SEIP Quick Start Guide
Posted by Justin Howell on 19 December 2013 01:44 PM

Quick Start Guide to using the Spitzer Enhanced Imaging Products

Let’s assume you are using standalone tools to access the Spitzer Enhanced Imaging Products (that is, working outside the Spitzer Heritage Archive).  You can get the Super Mosaics covering your position from: irsa.ipac.caltech.edu/data/SPITZER/Enhanced/Imaging/.  Scroll down the results page and download the images you are most interested in, generally *mosaic.fits.  You can get a Source List table in a given search radius with the link: irsa.ipac.caltech.edu/applications/Gator/.  Select the SEIP Source List.  On the results page, scroll down and click Download Table.

The Source List will be a table in IPAC Table Format.  This is a simple space-delimited table, with simple headers.  If you use IDL, there are some IPAC table readers at http://irsa.ipac.caltech.edu/tools/irsa_idl.html.  Table readers in Topcat and AstroPy can also read this format.

The columns are described in Chapter 4 of the Explanatory Supplement.  The ones of most interest, other than ra and dec,  are flux columns (in microJy) i*_f_ap1, i*_df_ap1, m1_f_psf, m1_df_psf.  The * indicates i1, i2, etc. for IRAC band 1, 2, etc.   The “ap1” means an aperture flux in a 3.8 arcsec diameter aperture, with an aperture correction for a point-source already applied.  The “psf” for “m1” (MIPS 24 microns) means a point-source fitted flux.  The “df” means an uncertainty.  Fluxes for a larger aperture for IRAC and an aperture flux for MIPS1 are also available, as well as bandfilled fluxes when something is detected at another wavelength, and 3sigma limits when appropriate, but these are the primary fluxes.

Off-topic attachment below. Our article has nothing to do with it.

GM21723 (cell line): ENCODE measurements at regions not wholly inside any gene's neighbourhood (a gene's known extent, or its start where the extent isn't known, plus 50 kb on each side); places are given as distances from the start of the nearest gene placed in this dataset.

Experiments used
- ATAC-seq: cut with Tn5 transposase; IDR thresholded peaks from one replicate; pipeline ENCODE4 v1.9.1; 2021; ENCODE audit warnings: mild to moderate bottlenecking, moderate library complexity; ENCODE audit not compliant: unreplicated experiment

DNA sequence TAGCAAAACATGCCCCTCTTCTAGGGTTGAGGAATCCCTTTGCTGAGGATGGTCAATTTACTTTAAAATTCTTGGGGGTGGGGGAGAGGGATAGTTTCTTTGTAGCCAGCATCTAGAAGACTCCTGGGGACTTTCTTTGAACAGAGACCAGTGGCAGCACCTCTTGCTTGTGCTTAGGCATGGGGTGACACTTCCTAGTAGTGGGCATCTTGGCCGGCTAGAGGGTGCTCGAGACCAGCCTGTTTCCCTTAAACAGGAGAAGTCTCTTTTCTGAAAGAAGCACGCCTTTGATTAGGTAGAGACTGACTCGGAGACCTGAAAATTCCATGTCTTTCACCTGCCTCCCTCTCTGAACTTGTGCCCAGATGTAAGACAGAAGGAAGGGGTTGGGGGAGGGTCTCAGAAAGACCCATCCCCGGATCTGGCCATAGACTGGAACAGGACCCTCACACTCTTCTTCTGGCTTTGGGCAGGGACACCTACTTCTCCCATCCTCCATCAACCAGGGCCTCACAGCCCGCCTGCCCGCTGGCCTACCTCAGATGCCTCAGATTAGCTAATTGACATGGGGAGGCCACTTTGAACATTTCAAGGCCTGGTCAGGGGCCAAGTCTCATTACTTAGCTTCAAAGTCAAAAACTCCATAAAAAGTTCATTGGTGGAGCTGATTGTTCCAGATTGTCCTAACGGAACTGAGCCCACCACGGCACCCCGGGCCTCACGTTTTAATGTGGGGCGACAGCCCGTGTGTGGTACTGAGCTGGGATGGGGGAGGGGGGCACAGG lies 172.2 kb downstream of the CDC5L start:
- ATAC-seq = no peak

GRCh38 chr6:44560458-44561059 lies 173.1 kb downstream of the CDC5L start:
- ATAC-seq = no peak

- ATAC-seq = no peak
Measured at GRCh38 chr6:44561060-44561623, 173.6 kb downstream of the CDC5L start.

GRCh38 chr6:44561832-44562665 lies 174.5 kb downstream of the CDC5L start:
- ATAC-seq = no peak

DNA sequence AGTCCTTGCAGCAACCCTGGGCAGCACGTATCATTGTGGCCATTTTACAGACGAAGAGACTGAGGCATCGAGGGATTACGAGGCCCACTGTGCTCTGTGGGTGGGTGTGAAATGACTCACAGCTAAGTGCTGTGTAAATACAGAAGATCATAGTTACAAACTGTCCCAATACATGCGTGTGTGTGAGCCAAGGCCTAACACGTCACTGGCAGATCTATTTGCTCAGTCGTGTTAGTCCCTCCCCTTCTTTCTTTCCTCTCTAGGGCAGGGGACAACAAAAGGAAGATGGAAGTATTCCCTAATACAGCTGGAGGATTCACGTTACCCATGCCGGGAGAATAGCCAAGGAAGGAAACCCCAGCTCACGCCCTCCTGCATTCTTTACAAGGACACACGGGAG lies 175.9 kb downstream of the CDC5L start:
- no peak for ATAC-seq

Along with the 2MASS flux columns, j (dj), h(dh), and k(dk) and WISE flux columns, wise1 (dwise1), etc.,  these should be enough to get you started with the Source List.

1.      Getting the Most Reliable Fluxes

The SL contains only sources detected with a high signal-to-noise ratio in at least one band. The requirements for inclusion depend on whether the region is extragalactic or galactic. For extragalactic regions (obstype = 6), an object must be detected at the 10-sigma level in at least one channel (I1, I2, I3, I4, M1, J, H, K, W1, W2, W3, W4; see Table 1.3). For galactic regions (obstype = 3 or 4), an object must be detected at the 10-sigma level in at least two channels.

To retain only the most robust flux densities, apply the following cuts:

1. Make a SNR cut. Each source has 5 columns ending in “fluxtype”, four for each of the IRAC channels and one for MIPS-24. Flux densities with SNR>=3 for IRAC and >=10 for MIPS1 have *fluxtype=1.

2. Eliminate IRAC flux densities that may be affected by a nearby saturated source or a nearby extended source. There are four “fluxflag” columns, one for each IRAC channel. Choose *fluxflag=0.

3. Eliminate MIPS flux densities that may be affected by a nearby saturated source or a nearby extended source by choosing m1_brtfrac<0.5 and m1_extfrac<0.5.

4. Remove IRAC flux densities affected by soft saturation. There are four *softsatflag columns, one for each IRAC channel. Choose *softsatflag=0.

5. As long as you have filtered by *fluxtype = 1 (item #1 above), then you can use the following rules. For IRAC, use the 3.8 arcsec diameter aperture flux densities and the associated uncertainties (columns *f_ap1). For MIPS, use the PSF flux density and the associated uncertainties (m1_f_psf).

2.    My object does not have an entry in the Source List!

If you do not find the source(s) you expect, search for those positions in the IRAC and/or MIPS Coverage Tables.  If the positions of interest are covered but your sources are not in the Source List, that indicates that your source was rejected from the Source List to ensure its overall reliability. This can happen for a variety of reasons.  You may wish to measure your sources directly on the corresponding mosaics.
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